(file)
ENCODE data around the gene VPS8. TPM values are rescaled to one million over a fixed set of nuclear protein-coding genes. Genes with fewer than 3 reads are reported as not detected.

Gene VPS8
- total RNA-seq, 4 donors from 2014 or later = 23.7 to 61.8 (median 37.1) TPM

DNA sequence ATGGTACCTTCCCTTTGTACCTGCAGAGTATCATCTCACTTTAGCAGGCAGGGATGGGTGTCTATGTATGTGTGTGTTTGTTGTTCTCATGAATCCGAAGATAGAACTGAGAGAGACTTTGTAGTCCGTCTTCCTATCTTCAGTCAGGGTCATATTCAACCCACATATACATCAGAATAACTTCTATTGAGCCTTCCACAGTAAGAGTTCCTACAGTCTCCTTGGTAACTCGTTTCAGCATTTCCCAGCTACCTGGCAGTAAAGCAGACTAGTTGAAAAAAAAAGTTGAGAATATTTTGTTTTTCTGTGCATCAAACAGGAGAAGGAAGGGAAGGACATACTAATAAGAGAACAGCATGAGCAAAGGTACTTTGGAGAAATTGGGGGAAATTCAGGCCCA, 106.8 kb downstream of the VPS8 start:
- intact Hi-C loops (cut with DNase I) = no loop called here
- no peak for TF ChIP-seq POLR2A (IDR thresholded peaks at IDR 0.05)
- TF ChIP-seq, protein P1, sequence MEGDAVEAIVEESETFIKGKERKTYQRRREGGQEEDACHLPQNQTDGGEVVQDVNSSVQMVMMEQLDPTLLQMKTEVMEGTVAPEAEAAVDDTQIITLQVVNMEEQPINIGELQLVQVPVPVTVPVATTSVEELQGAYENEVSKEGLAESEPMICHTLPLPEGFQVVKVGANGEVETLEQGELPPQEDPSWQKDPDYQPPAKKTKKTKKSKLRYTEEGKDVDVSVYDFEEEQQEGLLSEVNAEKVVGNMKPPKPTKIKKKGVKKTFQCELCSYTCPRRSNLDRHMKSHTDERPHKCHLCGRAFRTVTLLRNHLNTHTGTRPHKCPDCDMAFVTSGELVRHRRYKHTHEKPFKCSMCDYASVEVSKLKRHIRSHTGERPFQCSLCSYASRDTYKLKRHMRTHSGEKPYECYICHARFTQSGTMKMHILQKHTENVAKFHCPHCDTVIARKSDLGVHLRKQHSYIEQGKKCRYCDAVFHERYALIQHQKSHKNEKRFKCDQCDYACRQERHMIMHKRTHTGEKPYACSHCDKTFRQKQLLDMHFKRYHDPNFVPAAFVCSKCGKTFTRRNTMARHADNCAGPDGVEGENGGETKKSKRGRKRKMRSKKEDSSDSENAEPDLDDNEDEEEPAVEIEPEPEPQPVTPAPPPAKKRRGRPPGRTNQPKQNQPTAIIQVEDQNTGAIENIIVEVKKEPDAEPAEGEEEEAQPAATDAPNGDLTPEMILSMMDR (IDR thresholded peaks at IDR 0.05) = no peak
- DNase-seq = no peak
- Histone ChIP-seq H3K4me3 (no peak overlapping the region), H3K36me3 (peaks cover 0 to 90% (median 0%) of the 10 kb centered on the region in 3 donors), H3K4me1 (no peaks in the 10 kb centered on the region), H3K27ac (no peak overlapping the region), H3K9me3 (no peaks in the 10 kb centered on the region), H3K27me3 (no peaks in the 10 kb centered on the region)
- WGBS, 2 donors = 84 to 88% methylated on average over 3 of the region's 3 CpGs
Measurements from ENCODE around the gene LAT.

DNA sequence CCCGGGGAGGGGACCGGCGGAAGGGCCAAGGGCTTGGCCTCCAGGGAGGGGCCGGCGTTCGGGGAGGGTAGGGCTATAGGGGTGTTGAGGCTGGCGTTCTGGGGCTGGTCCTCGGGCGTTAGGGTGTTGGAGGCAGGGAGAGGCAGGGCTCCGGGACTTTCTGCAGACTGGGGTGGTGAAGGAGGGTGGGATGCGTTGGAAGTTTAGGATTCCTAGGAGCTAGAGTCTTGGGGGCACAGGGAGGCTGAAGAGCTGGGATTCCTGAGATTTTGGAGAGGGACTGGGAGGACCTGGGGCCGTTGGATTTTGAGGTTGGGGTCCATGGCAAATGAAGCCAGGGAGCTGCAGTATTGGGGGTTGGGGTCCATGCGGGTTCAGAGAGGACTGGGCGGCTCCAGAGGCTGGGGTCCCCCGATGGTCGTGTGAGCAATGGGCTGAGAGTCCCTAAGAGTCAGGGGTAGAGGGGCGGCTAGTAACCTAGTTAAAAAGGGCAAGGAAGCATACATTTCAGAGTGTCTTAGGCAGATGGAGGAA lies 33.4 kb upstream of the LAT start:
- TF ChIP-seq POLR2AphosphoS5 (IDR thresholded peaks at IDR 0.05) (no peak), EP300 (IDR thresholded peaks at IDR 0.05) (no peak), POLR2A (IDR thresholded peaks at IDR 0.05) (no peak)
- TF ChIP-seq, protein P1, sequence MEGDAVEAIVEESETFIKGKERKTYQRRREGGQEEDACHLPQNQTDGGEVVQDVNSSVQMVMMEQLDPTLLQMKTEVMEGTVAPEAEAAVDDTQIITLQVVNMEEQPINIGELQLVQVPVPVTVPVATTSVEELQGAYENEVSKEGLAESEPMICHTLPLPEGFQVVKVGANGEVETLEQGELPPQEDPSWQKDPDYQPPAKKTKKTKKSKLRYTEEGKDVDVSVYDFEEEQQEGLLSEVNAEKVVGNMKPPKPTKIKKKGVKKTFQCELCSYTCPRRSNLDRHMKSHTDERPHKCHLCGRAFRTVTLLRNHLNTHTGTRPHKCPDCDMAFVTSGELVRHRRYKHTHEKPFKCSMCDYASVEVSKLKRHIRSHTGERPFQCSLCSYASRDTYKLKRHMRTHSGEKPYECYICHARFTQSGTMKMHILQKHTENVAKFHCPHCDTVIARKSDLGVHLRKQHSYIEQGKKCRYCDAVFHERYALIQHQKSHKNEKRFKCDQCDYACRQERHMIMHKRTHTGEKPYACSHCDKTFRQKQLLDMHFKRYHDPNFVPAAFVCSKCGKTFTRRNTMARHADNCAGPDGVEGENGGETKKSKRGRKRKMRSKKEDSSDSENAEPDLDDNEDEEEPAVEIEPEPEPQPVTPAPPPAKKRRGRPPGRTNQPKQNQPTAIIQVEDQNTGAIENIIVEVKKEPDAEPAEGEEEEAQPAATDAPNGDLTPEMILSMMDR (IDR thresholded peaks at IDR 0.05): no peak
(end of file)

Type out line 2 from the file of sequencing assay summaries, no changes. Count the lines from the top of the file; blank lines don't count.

Gene VPS8